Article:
A former reading specialist at a Chicago charter school claims she was retaliated against and ultimately terminated last year after voicing concerns about special education students she believes were illegally denied proper supports by school leaders.
Margaret Molloy, a former staffer at Esmeralda Santiago Elementary in Humboldt Park, filed a federal lawsuit this week against the school’s principal and charter operator, Acero Charter Schools, alleging students were not allowed appropriate interventions required under their individual education plans, or IEPs.
After telling her superiors this was a violation of the federal Individuals with Disabilities Education Act, Molloy says she was subjected to “retaliatory behavior” and was eventually terminated from her role.
“There’s specific laws and rules and regulations in public education and those exist for a reason,” Molloy’s attorney Meredith Buckley said. “She advocated and reported when those laws, rules and regulations weren’t followed and for that, as we’ve alleged, she was terminated.”
An Acero spokesperson did not immediately respond to a request for comment Friday.
Molloy was hired at Santiago as a full-time reading specialist in February 2018. She was also a member of the schools’ IEP team tasked with identifying student learning disabilities and implementing appropriate aid through the Multi-Tiered System of Supports process, known as MTSS.
That process helps classify students into three tiers. Tier 1 serves all students with core instruction and general education. Tier 2 layers on targeted interventions where needed, while Tier 3 provides “intensive individualized instruction” for students who don’t respond to Tier 2 aids.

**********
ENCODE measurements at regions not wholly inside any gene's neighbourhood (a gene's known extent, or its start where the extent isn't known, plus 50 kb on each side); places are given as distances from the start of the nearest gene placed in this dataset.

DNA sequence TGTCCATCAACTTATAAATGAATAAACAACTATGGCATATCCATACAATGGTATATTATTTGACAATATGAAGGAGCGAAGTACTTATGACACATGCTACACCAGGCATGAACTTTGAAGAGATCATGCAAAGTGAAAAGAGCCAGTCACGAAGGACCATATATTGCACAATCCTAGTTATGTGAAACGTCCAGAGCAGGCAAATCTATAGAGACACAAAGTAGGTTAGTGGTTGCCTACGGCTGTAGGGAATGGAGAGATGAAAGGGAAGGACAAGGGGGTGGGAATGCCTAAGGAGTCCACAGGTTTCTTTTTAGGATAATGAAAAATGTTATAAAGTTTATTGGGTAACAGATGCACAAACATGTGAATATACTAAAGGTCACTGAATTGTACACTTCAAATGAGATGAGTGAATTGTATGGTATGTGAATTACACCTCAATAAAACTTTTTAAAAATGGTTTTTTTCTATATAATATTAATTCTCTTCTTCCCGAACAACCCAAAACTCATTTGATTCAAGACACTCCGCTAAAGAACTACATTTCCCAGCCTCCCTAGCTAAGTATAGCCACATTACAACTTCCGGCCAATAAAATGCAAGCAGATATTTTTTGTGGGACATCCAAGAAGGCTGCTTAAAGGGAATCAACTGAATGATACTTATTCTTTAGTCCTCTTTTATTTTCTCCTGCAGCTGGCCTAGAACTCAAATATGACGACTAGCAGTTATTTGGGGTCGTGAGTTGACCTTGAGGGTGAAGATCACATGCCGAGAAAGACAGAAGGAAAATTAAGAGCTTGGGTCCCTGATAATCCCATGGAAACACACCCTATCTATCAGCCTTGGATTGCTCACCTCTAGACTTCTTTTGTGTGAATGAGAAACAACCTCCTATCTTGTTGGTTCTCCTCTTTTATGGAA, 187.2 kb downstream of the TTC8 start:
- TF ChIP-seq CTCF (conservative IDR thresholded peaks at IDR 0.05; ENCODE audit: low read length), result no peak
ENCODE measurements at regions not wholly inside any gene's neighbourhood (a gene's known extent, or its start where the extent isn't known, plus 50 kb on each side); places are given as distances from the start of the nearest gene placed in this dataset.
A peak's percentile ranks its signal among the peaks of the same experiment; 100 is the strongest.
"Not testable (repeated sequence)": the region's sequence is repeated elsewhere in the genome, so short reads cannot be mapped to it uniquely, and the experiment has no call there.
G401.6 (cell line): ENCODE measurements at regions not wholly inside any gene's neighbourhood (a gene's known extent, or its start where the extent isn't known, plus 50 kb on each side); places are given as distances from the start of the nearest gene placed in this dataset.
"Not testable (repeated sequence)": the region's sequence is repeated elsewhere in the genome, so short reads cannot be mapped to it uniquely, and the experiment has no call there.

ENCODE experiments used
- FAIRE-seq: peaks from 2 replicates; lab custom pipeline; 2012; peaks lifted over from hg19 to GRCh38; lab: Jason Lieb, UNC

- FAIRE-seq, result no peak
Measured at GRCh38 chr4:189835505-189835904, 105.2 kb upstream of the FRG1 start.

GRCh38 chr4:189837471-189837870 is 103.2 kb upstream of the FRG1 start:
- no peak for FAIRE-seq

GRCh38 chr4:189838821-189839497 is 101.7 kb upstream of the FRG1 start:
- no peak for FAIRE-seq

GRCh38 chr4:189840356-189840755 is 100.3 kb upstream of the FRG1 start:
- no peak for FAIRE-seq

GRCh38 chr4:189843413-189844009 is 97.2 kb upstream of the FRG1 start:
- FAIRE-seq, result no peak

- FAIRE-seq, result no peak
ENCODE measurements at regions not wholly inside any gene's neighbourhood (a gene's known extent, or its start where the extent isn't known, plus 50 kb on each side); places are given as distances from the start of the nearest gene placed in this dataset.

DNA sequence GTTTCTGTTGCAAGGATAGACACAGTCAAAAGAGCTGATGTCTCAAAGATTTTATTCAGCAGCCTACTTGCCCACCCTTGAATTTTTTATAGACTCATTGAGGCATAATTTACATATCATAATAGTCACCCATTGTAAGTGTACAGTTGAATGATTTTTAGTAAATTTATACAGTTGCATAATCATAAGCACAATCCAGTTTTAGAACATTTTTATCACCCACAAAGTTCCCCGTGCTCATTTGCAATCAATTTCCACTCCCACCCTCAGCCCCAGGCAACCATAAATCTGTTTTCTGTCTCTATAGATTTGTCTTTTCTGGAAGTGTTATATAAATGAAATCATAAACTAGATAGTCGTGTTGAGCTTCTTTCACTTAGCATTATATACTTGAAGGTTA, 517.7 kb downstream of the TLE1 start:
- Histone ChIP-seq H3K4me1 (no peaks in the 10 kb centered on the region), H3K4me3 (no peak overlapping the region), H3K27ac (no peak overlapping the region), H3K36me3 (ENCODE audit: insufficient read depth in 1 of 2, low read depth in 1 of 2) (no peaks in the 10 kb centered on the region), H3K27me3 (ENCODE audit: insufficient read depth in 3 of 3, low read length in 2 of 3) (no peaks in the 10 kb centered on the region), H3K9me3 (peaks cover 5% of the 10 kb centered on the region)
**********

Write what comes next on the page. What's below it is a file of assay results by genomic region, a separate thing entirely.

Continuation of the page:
Data used to place students in those tiers must be collected before a student can be diagnosed with a specific learning disability and receive an IEP.
In going through that process, Molloy quickly identified multiple seventh-and eighth-grade students who were reading “significantly below” grade level and were in need of Tier 3 targeted help, according to the complaint, and discussed these issues with school leaders.
“In response, (Molloy) was told that these students did not need interventions and that the students were reading at grade level, which was inconsistent with the available data and inapposite to the requirements under MTSS,” the complaint states.
“(Molloy) immediately began to voice her concerns that she was being restricted from providing interventions and assessments required under MTSS and under applicable state and federal law, and thus, that the school was violating the law.”
Molloy was allegedly ordered not to pull Tier 3 seventh- and eighth-grade students out of their classes for individual instruction and was instead told to provide “co-teaching interventions” that would keep those students in large groups, effectively “depriving them of receiving proper, individualized and intensive interventions required under MTSS.”
The complaint states Molloy raised her concerns to various Santiago teachers, administrators and Acero’s special education director, but was repeatedly rebuffed. Her complaints were met with “animosity” and dismissed.
She was then allegedly subjected to retaliatory behavior that included being excluded from IEP meetings, verbally disciplined for using the word “illegal” and subjected to “demeaning comments and behaviors.”
In April, just three months after she was hired, Molloy was terminated from her position – a decision she claims was made in retaliation for her “refusal to participate in educational activities which she believed were unlawful.”
“These laws exist for a reason and you’re not allowed to retaliate against a special education teacher that makes those reports,” Buckley said. “A reason we filed the lawsuit is that we believe those laws are violated.”